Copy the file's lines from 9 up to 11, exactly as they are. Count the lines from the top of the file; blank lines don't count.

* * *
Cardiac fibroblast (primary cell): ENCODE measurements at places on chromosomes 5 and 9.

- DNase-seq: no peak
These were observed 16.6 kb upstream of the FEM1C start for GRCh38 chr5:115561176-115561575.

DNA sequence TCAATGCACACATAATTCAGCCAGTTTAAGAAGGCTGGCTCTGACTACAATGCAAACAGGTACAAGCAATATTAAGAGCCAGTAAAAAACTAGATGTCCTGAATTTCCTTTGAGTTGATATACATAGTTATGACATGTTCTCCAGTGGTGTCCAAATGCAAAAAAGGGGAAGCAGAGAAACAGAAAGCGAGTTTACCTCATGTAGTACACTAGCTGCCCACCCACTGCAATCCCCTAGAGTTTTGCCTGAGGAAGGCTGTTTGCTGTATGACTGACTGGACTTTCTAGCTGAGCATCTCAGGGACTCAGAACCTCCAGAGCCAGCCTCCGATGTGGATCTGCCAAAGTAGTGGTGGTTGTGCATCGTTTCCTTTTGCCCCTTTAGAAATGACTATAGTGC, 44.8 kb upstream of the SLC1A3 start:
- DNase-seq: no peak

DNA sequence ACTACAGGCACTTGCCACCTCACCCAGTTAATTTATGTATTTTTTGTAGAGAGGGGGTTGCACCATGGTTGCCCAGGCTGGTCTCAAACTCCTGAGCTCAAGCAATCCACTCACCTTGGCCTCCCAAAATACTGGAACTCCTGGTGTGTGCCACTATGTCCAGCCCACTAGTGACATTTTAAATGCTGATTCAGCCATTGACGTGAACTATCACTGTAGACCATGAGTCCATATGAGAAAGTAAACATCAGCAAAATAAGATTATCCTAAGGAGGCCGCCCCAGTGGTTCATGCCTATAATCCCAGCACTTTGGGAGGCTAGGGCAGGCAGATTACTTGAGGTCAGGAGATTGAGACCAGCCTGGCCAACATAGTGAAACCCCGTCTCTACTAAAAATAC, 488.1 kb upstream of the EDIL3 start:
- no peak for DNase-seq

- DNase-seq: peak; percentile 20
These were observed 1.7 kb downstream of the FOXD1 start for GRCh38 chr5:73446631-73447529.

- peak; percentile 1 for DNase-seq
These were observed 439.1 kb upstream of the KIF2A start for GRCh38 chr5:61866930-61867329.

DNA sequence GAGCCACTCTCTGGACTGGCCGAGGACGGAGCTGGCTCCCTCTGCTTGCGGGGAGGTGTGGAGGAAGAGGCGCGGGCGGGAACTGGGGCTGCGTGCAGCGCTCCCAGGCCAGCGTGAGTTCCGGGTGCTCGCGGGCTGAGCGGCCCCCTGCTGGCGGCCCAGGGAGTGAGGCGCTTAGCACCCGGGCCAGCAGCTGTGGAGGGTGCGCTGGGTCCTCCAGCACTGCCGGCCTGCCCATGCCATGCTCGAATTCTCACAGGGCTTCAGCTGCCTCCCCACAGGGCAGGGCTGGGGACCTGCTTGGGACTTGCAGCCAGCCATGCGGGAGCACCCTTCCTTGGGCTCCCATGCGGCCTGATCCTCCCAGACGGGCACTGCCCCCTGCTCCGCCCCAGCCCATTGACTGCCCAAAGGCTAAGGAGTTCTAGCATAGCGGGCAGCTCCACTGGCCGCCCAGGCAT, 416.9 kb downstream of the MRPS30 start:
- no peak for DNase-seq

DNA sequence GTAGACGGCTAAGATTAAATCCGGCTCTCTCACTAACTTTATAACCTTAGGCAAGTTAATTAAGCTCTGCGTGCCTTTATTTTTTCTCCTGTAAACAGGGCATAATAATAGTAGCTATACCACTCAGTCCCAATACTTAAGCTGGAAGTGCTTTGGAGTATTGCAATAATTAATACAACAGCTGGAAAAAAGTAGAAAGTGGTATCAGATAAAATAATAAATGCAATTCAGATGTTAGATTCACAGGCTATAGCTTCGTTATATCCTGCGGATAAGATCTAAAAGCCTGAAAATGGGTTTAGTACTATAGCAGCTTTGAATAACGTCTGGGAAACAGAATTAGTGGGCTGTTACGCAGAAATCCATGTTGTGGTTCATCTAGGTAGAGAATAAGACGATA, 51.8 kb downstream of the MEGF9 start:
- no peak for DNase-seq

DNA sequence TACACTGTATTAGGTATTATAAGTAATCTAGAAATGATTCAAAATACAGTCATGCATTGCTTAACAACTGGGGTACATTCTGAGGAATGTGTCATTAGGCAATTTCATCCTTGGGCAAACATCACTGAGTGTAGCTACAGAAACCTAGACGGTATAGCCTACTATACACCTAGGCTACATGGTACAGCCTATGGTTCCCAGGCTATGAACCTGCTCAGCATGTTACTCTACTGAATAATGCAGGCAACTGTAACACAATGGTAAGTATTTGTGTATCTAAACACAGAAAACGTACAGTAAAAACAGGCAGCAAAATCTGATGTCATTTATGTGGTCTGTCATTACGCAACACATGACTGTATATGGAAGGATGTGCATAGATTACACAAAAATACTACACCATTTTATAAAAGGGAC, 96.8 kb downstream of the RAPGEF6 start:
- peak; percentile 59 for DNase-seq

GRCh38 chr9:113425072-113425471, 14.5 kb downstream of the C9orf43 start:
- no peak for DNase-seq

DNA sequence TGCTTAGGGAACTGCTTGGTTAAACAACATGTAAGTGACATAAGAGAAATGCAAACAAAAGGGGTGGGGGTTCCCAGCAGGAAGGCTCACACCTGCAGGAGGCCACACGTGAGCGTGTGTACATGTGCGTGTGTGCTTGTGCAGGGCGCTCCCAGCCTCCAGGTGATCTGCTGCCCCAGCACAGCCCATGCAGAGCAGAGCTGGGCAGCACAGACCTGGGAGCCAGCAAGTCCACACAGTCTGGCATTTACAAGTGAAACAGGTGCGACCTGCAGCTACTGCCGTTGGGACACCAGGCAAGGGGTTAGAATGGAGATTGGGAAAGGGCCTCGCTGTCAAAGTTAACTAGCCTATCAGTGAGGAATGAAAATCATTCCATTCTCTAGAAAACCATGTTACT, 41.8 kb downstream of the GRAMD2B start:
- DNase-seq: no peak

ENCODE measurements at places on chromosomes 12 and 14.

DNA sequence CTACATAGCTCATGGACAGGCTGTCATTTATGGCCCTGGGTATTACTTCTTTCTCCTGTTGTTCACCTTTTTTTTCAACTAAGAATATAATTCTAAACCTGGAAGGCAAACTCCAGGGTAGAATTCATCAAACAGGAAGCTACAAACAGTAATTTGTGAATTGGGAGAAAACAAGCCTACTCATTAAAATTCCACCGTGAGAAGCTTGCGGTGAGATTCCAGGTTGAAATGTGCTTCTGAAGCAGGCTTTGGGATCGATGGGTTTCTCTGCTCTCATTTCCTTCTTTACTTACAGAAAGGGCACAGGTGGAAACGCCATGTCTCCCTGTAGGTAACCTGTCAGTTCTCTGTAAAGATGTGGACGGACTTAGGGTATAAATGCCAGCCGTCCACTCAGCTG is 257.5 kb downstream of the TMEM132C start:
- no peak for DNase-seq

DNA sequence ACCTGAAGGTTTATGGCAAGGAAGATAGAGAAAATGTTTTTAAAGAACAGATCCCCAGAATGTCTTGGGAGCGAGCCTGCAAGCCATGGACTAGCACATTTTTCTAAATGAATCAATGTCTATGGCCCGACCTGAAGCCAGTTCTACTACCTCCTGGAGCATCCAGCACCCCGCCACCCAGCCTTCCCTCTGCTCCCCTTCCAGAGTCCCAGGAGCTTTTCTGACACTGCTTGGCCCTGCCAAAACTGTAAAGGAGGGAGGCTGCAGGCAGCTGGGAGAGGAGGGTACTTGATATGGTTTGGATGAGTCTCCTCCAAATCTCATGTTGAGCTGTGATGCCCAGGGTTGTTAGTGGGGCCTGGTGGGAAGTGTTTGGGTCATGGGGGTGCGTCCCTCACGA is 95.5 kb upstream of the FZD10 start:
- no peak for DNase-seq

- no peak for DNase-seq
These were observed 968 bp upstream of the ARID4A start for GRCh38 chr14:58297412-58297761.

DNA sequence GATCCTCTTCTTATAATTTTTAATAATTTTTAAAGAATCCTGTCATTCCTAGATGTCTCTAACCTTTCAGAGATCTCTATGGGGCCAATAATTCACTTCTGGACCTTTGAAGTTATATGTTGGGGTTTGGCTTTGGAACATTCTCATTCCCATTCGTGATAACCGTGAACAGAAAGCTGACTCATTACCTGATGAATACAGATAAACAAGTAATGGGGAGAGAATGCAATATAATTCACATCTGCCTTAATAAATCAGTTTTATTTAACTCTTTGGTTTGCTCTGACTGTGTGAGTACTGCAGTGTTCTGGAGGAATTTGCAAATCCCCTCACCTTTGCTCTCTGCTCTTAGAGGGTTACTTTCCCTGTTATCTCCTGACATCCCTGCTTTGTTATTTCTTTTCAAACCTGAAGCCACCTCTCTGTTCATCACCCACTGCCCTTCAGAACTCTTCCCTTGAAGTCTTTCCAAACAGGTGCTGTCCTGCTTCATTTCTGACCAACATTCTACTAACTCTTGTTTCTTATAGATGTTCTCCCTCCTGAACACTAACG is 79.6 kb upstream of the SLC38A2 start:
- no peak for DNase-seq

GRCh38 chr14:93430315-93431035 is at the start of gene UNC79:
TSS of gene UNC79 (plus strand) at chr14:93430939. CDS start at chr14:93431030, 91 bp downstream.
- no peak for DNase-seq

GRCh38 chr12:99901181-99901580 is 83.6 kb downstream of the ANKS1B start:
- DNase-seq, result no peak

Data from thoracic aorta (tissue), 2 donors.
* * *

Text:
These were observed 1.7 kb downstream of the FOXD1 start for GRCh38 chr5:73446631-73447529.

- peak; percentile 1 for DNase-seq
These were observed 439.1 kb upstream of the KIF2A start for GRCh38 chr5:61866930-61867329.